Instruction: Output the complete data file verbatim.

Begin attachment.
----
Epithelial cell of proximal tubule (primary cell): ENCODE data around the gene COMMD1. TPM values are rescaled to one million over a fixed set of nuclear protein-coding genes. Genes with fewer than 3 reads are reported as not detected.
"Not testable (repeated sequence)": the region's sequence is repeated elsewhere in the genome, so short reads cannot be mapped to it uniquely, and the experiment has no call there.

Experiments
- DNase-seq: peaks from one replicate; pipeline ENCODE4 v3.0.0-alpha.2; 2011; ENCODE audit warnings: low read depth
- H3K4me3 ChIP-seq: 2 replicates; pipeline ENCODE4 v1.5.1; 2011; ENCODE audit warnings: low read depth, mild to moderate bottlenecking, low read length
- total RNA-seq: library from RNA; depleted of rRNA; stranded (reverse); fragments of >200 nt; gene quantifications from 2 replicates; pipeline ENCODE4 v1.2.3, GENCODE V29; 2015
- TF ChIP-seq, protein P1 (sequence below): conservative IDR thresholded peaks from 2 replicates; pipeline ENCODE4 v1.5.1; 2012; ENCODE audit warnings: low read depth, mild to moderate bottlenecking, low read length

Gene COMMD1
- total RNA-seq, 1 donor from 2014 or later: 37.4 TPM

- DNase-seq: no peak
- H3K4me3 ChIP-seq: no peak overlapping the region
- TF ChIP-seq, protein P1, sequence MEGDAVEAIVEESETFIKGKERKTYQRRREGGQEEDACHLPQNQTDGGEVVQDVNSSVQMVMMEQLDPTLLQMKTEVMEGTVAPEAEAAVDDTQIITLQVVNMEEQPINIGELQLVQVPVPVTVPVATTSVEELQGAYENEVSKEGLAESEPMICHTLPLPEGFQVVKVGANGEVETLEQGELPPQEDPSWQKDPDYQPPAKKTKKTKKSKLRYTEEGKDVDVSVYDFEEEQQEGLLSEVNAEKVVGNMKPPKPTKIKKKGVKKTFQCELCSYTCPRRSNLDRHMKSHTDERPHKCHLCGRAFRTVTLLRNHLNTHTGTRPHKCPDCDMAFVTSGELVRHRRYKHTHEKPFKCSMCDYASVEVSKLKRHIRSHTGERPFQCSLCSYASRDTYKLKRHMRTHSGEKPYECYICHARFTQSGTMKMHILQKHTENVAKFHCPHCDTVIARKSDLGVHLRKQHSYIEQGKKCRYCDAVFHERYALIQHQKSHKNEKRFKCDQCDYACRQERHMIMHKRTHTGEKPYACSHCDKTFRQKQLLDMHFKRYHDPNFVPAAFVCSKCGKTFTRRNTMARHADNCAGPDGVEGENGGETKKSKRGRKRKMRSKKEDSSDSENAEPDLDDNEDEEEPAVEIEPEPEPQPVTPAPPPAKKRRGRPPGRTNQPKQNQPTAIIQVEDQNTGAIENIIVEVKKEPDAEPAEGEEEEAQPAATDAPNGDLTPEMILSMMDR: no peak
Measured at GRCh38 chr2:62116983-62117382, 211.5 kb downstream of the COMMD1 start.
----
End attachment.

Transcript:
Epithelial cell of proximal tubule (primary cell): ENCODE data around the gene COMMD1. TPM values are rescaled to one million over a fixed set of nuclear protein-coding genes. Genes with fewer than 3 reads are reported as not detected.
"Not testable (repeated sequence)": the region's sequence is repeated elsewhere in the genome, so short reads cannot be mapped to it uniquely, and the experiment has no call there.

Experiments
- DNase-seq: peaks from one replicate; pipeline ENCODE4 v3.0.0-alpha.2; 2011; ENCODE audit warnings: low read depth
- H3K4me3 ChIP-seq: 2 replicates; pipeline ENCODE4 v1.5.1; 2011; ENCODE audit warnings: low read depth, mild to moderate bottlenecking, low read length
- total RNA-seq: library from RNA; depleted of rRNA; stranded (reverse); fragments of >200 nt; gene quantifications from 2 replicates; pipeline ENCODE4 v1.2.3, GENCODE V29; 2015
- TF ChIP-seq, protein P1 (sequence below): conservative IDR thresholded peaks from 2 replicates; pipeline ENCODE4 v1.5.1; 2012; ENCODE audit warnings: low read depth, mild to moderate bottlenecking, low read length

Gene COMMD1
- total RNA-seq, 1 donor from 2014 or later: 37.4 TPM

- DNase-seq: no peak
- H3K4me3 ChIP-seq: no peak overlapping the region
- TF ChIP-seq, protein P1, sequence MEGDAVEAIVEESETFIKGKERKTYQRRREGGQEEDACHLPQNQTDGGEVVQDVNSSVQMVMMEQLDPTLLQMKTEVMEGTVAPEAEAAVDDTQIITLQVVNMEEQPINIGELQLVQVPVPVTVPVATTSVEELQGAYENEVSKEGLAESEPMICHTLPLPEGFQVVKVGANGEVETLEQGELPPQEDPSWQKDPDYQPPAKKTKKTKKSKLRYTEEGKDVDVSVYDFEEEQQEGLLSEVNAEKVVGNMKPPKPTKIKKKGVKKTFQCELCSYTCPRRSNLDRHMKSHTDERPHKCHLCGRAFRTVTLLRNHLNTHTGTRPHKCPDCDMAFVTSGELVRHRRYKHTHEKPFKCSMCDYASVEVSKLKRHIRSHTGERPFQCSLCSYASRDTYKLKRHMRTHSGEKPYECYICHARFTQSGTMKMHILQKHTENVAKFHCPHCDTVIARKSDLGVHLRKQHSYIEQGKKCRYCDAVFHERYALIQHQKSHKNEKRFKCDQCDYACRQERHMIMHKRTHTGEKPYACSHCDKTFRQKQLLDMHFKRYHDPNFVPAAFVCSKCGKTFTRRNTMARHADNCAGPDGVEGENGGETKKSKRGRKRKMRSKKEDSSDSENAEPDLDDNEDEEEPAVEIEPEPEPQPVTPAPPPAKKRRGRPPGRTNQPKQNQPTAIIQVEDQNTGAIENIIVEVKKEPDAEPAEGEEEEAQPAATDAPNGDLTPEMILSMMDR: no peak
Measured at GRCh38 chr2:62116983-62117382, 211.5 kb downstream of the COMMD1 start.